Server's reboot action


#1

Just started to work with recipies . How to define server’s reboot ?


#2

Vlad,

However you would do a reboot on the command line, you could do the same in
an “execute” resource.

On Thu, Aug 30, 2012 at 5:31 AM, vlad.berezovski@gmail.com wrote:

Just started to work with recipies . How to define server’s reboot ?


#3

On Thu, Aug 30, 2012 at 5:31 AM, vlad.berezovski@gmail.com wrote:

Just started to work with recipies . How to define server’s reboot ?

This is a terrible abuse of resources due to the lack of being able to
trigger a notification as a first class object, but this works for
triggering a reboot toward the end of the run. There is not a way to
control the order of the delayed notifications though, so if you have
notifications that are important this might run before them. Usually
delayed notifications are for services though, and since you’re
rebooting anyway, that shouldn’t be a problem.

execute “reboot” do
command "reboot"
action :nothing
end

ruby_block “trigger delayed reboot” do
block { true }
notifies :run, “execute[reboot]”, :delayed
end


#4

I believe this approach would prevent the chef-client from completing. Thus preventing the node’s status from being saved back to the server. If you were to change it to a shutdown with a delay that would probably work better.

It might be better to use a handler to deal with reboots. I have a cookbook I was working on that attempted this. A cookbook which made a change requiring a reboot would set node.run_state[‘reboot’] to true. The handler would then deal with rebooting the system if it was set && met some additional criterial. I am using this to pivot hypervisors interfaces to bonded, before assigning the systems their OpenStack roles.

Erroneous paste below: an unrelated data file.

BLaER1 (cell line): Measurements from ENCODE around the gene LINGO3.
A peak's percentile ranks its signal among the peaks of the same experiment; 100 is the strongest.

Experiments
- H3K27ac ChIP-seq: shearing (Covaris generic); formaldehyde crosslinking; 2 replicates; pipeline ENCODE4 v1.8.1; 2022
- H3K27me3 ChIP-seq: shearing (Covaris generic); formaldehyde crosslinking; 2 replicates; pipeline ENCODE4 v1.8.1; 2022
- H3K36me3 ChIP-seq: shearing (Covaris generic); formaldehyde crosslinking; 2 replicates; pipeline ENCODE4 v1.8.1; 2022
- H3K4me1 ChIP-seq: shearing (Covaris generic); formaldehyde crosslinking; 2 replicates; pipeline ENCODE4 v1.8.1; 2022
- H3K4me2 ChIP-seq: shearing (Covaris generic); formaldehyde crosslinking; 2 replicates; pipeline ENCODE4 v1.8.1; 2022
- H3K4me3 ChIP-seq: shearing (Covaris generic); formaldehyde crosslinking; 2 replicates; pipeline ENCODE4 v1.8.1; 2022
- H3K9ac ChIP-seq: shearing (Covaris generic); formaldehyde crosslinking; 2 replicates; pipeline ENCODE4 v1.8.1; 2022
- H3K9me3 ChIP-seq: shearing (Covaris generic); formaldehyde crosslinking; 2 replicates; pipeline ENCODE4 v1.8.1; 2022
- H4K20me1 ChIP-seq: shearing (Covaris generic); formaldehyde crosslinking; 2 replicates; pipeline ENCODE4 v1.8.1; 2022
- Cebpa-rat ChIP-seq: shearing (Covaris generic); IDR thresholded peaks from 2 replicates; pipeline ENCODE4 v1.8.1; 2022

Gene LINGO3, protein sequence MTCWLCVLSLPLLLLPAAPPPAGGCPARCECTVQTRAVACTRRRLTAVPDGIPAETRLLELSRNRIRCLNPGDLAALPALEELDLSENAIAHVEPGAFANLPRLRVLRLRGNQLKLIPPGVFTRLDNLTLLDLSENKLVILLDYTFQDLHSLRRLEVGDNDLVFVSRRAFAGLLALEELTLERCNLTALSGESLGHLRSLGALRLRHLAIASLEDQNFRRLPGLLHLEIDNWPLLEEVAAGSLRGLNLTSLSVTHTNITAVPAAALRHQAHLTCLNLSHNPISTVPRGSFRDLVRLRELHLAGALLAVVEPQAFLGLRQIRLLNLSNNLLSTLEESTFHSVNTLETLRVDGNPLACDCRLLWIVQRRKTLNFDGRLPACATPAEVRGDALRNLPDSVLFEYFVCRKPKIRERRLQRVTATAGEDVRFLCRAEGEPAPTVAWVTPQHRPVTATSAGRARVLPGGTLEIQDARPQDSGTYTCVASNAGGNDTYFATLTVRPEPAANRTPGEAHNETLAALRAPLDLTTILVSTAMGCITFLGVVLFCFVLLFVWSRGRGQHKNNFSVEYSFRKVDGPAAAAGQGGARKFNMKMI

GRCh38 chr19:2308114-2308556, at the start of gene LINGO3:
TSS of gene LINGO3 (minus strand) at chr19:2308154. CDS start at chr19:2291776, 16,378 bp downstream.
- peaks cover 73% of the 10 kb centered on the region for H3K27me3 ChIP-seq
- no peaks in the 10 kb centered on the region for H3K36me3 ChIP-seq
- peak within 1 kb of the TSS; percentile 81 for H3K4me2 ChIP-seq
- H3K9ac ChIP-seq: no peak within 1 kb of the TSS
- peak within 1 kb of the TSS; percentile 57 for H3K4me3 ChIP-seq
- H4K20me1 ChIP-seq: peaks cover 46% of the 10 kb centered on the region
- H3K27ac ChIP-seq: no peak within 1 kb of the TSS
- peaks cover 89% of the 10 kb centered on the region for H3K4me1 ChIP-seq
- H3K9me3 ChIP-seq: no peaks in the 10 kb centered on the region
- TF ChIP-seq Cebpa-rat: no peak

https://github.com/retr0h/reboot-handler

On Thursday, August 30, 2012 at 12:03 PM, Bryan McLellan wrote:

On Thu, Aug 30, 2012 at 5:31 AM, <vlad.berezovski@gmail.com (mailto:vlad.berezovski@gmail.com)> wrote:

Just started to work with recipies . How to define server’s reboot ?

This is a terrible abuse of resources due to the lack of being able to
trigger a notification as a first class object, but this works for
triggering a reboot toward the end of the run. There is not a way to
control the order of the delayed notifications though, so if you have
notifications that are important this might run before them. Usually
delayed notifications are for services though, and since you’re
rebooting anyway, that shouldn’t be a problem.

execute “reboot” do
command "reboot"
action :nothing
end

ruby_block “trigger delayed reboot” do
block { true }
notifies :run, “execute[reboot]”, :delayed
end